- British Grand Prix
Silverstone takes measures to avoid a repeat of 2012
Silverstone has made changes to its plans for next year's British Grand Prix in order to avoid a repeat of traffic and camping chaos caused by bad weather at this year's race.
Silverstone experienced huge tailbacks on its access roads over this year's race weekend and advised ticket holders to stay away on qualifying day. Unofficial campsites around the circuit became waterlogged and closed, resulting in some fans camping on the verges of roads and roundabouts, making the situation worse.
In 2013 the circuit plans to lay on more shuttle buses to reduce the burden on the surrounding roads, as well as improving drainage in the grass car parks and increasing the size of its official campsite by 70 acres.
"More land will be allocated to get campers off the roads and into holding areas, while plots are assigned", Silverstone managing director Richard Phillips said. "The weather conditions caused delays in getting campers onto the site this year, which compounded traffic issues on the Dadford Road. Larger holding areas will enable us to get campers off the road and keep traffic flowing.
"One of the main problems on the Friday of this year's event was privately-owned campsites having to close, without notice, on safety grounds. This resulted in bottlenecks as campers, being turned away, joined the traffic system with nowhere to go. For 2013 we will be looking to introduce a communication network with other campsite operators, to improve the flow of information about capacities, availability and access."
An official press release outlined the plans to improve public transport to the event.
"In addition to increasing capacity and introducing a Friday service from existing Park and Ride locations, Silverstone is also reviewing new locations for the three-day service, including a supplementary site in Northampton for traffic arriving from the East, and Turweston for traffic from the West," it read. "Silverstone is also improving shuttle services for race goers travelling to the event by train. A regular shuttle service will be in operation on all three days of the British Grand Prix from local major railway stations at Milton Keynes, Northampton and Banbury. Similarly, Megabus will operate a coach travel service on the Friday, Saturday and Sunday of the event from major UK towns and cities, including London, Leeds, Sheffield, Manchester, Nottingham, Cambridge, Portsmouth and Cardiff."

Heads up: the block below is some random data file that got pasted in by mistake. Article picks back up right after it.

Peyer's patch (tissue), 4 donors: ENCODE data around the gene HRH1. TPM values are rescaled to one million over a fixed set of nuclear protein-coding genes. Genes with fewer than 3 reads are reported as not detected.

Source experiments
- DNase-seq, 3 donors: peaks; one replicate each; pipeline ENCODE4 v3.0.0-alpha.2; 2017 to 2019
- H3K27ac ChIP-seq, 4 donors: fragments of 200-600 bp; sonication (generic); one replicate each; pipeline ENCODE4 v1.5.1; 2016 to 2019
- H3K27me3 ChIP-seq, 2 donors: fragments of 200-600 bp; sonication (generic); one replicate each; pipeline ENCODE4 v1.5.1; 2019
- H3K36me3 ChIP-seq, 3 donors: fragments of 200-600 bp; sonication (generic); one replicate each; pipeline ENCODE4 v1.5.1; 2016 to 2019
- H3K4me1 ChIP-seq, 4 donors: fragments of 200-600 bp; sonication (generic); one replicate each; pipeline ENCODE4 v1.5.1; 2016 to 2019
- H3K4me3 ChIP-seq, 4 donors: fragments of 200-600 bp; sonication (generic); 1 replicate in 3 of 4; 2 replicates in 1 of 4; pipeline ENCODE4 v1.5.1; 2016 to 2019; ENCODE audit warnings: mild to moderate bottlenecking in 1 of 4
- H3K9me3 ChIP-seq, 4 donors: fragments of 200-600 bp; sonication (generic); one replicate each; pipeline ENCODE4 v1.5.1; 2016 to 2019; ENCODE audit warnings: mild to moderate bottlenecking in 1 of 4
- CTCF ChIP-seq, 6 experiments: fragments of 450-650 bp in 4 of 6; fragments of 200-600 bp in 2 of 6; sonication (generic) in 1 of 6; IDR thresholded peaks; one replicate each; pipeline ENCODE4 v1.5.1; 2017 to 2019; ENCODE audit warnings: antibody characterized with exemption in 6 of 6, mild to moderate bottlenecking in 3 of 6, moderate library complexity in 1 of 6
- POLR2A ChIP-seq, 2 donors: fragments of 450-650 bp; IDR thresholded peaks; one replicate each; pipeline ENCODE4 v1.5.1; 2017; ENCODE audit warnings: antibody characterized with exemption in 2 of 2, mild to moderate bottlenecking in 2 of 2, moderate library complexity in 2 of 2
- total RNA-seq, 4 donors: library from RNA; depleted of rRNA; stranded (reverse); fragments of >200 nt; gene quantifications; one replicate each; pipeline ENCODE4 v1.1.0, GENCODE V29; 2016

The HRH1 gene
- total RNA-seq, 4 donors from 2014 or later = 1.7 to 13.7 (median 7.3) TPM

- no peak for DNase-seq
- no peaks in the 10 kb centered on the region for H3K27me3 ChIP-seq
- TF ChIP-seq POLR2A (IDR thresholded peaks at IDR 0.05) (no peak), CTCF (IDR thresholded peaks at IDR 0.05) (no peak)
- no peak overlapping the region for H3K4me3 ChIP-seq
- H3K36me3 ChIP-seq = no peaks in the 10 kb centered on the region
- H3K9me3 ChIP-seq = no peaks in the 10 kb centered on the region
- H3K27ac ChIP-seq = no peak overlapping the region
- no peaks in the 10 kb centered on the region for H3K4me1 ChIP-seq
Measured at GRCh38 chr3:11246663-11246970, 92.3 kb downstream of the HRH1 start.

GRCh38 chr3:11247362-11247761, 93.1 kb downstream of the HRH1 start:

The circuit also confirmed that the 10,000 ticket holders that stayed away have now been refunded at a cost of £1 million.
"Given the extreme weather conditions and position we found ourselves in on the Friday, I don't think race day could have gone much better," Phillips added. "The sun shone, we had a great race and I'm delighted that we were able to get more than 127,000 people in and out of the circuit safely.
"We are confident that we won't see a repeat of the events of this year. Tickets for next year's British Grand Prix are selling reasonably well and we're already looking forward to what will be a fantastic three days of world class F1 action and entertainment."
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